I’m reaching out because I feel at a stand-still.
I’m currently enrolled in an ABA graduate program, and I have learned a lot so far. My issue with the program is their stance on stereotypy.
We have a student who emits a lot of stereotypy–nothing self-injurious, but definitely present. He jumps up, shakes his hands/legs, and scrunches up his face. He does this while playing, eating, etc.
My problem is that I am instructed to tell him to have “quiet hands,” and to only give him attention/praise when he doesn’t engage in these behaviors. I reallllly hate this because it is a method of self-soothing, and he isn’t hurting himself or others.
Does anyone have any literature–or personal experiences–on the benefits of emitting stereotypy? I really don’t want to suppress his stimming because I feel that it goes beyond the realm of helping them socialize (such as teaching sharing and communicating with peers), and crosses over into the “making them seem neurotypical” side.
oh, hey, figured out how to make my browser show reblog buttons
Long story short: I know lots of adult autistics, and this crap is why they mostly regard ABA as horrifying abuse.
What are the benefits of adjusting to a comfortable position? Blowing your nose when it’s stuffed? Scratching at itches? They make you more comfortable and reduce stress and make you happier and more effective at basically everything. And consider the phrase “talk with your hands”, as applied to, say, different cultural norms, like people who guesture expansively while talking. (I’ve seen this in ads for Italian restaurants as a way they express the kind of atmosphere they aim for.) A lot of these are things non-autistics also sometimes do!
So basically, your instincts are right, your teachers are horrifying torturers, and I have no good ideas on how to suggest improving this situation. But also, be aware that in general, ABA’s entire model is based on… well, you know the myth that autistics have no “theory of mind”? ABA is based on having no “theory of other mind not identical to my own”. If a person isn’t just like us, they must not be aware or intelligent. It’s nonsense. The people I know who have had good results trying to help kids learn to blend in when it’s socially necessary do so by explaining the thing. “There’s a convention that people expect you to behave this way because if you don’t you seem different and they don’t like things that are different. So sometimes it’s useful to be able to stop those behaviors for a bit so people feel more comfortable.”
It’s a budgeting thing. I can totally act neurotypical-ish for quite a while, but it burns spoons and makes me less productive. I do it when it’s useful enough to justify the costs.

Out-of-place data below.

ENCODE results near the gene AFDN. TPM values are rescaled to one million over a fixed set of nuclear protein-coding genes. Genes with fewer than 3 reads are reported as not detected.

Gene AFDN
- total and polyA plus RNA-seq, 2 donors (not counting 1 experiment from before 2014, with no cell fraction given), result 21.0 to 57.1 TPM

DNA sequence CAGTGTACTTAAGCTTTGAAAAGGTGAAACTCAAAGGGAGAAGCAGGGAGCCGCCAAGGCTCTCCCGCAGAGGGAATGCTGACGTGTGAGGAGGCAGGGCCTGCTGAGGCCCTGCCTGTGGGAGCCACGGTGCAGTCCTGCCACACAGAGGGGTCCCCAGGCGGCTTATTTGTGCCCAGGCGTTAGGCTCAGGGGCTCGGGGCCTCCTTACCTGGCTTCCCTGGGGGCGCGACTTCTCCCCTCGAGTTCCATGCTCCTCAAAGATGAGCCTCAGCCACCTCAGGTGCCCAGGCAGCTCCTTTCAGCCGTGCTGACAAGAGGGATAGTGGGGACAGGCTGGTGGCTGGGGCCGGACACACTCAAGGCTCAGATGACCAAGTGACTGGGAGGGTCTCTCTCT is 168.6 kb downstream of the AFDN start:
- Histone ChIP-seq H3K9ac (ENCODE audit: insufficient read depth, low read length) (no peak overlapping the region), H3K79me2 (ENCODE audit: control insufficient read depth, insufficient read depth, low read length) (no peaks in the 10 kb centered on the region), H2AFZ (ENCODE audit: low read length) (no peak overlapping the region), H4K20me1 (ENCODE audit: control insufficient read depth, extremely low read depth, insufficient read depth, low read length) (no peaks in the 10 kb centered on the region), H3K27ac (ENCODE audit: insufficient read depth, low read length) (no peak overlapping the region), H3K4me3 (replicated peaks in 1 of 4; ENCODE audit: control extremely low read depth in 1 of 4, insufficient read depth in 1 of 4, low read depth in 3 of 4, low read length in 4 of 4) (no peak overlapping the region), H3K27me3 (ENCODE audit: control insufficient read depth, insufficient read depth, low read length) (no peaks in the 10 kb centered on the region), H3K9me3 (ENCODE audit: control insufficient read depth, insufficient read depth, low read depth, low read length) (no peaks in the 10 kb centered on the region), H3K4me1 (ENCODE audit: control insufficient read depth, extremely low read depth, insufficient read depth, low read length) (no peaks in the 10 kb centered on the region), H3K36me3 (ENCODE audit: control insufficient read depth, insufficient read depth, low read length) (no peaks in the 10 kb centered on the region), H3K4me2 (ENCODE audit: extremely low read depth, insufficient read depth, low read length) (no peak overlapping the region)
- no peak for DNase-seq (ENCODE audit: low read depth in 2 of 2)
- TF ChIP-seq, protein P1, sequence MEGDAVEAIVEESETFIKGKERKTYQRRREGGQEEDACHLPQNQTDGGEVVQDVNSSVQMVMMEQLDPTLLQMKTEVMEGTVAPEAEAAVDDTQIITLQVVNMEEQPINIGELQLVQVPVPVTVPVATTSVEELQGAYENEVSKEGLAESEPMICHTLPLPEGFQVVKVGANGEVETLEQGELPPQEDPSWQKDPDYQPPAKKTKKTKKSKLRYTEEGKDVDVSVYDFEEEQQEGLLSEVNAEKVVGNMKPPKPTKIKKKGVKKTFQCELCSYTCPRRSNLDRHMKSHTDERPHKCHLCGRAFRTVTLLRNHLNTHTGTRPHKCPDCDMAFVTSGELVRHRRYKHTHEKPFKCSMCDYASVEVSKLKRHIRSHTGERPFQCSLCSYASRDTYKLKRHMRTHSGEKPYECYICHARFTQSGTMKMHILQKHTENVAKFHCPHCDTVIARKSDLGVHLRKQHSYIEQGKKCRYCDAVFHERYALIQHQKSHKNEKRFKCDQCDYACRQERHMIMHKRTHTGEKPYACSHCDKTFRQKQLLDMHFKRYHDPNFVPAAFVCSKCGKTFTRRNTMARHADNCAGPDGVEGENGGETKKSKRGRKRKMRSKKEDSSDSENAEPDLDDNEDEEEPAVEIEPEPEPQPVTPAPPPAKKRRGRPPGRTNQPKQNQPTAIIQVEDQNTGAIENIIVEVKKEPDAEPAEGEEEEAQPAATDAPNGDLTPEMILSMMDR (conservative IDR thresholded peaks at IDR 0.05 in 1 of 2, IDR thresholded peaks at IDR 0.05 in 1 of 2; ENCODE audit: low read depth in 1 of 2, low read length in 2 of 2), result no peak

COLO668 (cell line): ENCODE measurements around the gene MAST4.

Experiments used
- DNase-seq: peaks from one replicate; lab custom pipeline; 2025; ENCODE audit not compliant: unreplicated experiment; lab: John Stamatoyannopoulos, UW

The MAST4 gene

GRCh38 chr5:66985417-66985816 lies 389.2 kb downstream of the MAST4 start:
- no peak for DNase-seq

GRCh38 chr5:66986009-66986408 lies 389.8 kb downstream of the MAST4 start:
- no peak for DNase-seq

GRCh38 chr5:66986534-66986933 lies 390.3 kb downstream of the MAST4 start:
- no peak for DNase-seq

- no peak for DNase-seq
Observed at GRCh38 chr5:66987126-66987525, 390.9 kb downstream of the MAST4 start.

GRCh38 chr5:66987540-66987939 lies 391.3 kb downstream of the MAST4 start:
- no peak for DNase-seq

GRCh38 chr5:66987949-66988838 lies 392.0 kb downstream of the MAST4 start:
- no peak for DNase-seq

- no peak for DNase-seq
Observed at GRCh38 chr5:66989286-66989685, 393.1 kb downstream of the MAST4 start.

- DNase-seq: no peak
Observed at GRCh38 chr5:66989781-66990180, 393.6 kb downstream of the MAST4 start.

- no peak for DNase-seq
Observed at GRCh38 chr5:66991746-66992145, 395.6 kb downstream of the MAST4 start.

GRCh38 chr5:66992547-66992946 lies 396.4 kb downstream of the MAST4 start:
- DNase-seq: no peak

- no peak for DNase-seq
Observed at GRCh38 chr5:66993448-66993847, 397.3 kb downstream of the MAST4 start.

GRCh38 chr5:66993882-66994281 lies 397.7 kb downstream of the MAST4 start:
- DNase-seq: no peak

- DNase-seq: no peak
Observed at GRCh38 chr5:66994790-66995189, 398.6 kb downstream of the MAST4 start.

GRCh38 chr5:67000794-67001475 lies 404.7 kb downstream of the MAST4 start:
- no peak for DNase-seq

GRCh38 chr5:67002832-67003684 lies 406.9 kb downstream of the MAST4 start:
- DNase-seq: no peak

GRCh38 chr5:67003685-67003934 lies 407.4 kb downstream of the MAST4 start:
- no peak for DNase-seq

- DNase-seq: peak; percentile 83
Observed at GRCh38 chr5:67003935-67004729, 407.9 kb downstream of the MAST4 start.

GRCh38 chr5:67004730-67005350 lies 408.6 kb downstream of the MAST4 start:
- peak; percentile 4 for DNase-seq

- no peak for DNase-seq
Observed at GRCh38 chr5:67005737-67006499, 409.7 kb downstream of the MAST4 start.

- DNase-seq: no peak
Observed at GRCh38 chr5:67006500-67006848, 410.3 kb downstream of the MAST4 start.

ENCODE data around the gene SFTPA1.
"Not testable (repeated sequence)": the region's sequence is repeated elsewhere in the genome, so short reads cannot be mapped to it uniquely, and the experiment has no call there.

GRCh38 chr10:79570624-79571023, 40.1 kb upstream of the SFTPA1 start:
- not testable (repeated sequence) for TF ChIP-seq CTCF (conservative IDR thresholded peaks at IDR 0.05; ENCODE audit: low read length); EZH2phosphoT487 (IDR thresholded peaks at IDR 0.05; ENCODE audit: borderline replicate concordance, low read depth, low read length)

I broadly agree with this, but my understanding is that describing ABA — at least in the strict Lovaasian sense — is premised not so much on “no theory of mind not identical to my own” as “no theory of mind, period, except as a black box taking stimuli and contexts for those stimuli as inputs and generating behaviors as outputs.” Or, to put it another way, “no theory of phenomenal consciousness,” or “no theory of qualia.”
Because behaviors are observable by the practitioner and qualia are not, which makes attempting to produce joy or about causing suffering unscientific.
Statements the subject makes about their experiences of joy or suffering are observable, of course, but those are themselves behaviors, and can be targeted for modification just like any other behaviors. Trying to make a child be happy is unscientific; trying to make a child smile, assert that they are happy, and/or tell their parents how grateful they are for the therapy they have received and how greatly it has improved their lives, on the other hand? Those are all perfectly valid goals, as success in achieving them can be assessed in an objective fashion.
It’s not that autistic kids (and gender non-conforming kids — Lovaas was also a pioneer in scientific conversion therapy) specifically are p-zombies. It’s just that anyone could be a p-zombie, and so there’s no reason to treat them as anything else.
So why modify a kid’s hand-flapping or feminine mannerisms instead of their parents’ attitudes toward those traits? Well, because the behavior that the practitioner wants out of the parents is for them to give the practitioner money and praise for their successful correction of the child’s deviance.
I’m not sure if this is really more or less horrifying than the version you describe, but it’s certainly different.
Of course, there’s the further complication that since “ABA” is considered to be an evidence-based treatment for autism, many insurance companies will cover “ABA” and not anything else. Which creates an incentive for people who are doing anything that could reasonably be described as analysing behavior and applying the results of that analysis to call what they’re doing “ABA,” even if their attitudes toward phenomenal consciousness are vastly different from Lovaas’s.
Which then muddies the waters further in trying to discuss how fucked up ABA in the strict sense is, since there are people out there who can honestly say “I received ABA, and it was nothing like what you were describing.”
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